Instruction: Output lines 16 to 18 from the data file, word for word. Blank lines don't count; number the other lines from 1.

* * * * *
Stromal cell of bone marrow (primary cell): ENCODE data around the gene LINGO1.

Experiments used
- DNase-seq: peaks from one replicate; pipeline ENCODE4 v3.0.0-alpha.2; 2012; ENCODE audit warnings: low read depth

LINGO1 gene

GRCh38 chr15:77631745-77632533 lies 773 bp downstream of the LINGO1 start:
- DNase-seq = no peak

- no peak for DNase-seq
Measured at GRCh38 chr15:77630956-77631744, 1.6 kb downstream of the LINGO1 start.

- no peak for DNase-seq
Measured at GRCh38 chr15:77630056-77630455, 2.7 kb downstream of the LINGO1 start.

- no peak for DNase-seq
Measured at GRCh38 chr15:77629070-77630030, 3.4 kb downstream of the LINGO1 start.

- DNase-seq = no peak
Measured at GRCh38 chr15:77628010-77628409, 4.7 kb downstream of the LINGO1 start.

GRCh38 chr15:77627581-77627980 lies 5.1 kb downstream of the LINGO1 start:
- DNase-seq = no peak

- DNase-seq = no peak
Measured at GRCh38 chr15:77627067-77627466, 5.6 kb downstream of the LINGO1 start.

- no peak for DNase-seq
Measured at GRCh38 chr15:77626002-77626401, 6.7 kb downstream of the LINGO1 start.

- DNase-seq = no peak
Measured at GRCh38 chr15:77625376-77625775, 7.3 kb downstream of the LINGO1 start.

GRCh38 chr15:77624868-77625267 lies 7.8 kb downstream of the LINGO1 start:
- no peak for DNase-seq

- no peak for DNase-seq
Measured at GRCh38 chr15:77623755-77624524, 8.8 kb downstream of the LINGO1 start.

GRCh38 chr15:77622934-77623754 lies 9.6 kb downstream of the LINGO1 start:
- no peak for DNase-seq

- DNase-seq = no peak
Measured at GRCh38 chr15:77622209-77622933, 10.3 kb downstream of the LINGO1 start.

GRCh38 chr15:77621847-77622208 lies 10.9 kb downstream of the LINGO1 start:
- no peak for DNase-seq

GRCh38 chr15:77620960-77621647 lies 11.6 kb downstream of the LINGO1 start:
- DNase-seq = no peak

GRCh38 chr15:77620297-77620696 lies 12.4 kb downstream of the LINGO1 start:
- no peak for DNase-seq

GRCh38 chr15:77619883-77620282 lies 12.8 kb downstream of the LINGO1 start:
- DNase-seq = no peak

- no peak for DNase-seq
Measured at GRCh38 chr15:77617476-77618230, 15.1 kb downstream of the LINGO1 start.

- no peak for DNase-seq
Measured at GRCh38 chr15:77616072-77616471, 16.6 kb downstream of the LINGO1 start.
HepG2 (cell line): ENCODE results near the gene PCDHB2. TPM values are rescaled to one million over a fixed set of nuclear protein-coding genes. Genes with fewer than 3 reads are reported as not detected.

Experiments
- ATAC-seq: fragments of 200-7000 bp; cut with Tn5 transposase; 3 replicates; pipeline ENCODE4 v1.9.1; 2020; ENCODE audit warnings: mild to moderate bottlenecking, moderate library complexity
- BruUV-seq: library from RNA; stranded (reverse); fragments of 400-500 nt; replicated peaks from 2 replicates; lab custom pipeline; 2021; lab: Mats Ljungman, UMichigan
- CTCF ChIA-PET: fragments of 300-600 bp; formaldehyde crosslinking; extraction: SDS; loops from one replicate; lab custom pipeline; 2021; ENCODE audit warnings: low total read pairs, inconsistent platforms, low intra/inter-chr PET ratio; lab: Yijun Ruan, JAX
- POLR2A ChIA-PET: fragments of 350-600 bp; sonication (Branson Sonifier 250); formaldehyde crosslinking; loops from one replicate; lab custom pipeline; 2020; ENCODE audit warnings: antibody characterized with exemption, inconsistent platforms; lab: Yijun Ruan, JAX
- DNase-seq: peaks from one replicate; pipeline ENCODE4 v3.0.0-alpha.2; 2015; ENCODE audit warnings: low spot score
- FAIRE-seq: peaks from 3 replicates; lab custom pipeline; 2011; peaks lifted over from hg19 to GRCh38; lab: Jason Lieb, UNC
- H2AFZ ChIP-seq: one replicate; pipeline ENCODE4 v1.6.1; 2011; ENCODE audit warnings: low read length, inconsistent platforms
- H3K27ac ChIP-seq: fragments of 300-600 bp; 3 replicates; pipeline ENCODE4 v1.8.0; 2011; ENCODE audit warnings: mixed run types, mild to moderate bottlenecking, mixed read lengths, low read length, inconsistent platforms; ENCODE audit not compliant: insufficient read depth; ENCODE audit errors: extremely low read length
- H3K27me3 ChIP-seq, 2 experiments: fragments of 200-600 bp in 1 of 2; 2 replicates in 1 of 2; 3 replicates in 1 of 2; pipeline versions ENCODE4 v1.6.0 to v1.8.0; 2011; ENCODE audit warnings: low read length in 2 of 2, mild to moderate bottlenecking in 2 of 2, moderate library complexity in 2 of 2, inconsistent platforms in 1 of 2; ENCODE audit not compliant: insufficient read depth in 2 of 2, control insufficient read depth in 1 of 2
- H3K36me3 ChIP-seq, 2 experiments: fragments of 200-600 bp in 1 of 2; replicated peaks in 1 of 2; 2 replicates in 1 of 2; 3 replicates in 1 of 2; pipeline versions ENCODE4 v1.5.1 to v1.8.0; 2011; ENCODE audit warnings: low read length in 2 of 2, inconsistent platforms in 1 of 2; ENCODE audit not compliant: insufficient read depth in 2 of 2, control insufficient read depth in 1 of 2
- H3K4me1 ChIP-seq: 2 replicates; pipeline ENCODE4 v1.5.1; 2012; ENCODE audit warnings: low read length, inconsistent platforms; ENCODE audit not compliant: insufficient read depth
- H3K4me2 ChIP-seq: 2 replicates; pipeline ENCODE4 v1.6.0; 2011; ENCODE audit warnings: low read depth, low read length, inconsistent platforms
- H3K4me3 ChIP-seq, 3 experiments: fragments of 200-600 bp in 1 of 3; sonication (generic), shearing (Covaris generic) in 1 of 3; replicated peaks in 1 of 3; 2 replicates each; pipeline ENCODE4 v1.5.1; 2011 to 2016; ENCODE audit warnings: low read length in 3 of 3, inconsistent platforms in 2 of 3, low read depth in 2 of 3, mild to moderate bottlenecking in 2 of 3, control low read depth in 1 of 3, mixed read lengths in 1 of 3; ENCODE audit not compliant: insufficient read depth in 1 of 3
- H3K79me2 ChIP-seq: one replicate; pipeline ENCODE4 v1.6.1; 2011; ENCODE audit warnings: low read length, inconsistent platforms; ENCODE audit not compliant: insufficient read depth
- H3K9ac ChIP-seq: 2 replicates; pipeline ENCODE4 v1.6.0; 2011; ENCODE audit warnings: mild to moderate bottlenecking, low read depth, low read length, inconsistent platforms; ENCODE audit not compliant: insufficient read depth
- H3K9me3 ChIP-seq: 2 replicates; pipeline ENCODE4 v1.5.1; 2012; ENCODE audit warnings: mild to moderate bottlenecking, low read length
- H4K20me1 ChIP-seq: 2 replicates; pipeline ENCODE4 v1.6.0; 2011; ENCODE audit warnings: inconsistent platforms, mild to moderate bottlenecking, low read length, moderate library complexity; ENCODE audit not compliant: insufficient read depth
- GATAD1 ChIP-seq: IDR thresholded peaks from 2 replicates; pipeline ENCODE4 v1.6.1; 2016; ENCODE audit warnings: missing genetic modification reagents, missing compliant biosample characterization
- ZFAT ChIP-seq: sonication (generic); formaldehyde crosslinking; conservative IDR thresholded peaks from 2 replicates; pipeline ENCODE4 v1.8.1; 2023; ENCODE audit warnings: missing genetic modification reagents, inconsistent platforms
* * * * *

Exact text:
- DNase-seq = no peak

- DNase-seq = no peak
Measured at GRCh38 chr15:77627067-77627466, 5.6 kb downstream of the LINGO1 start.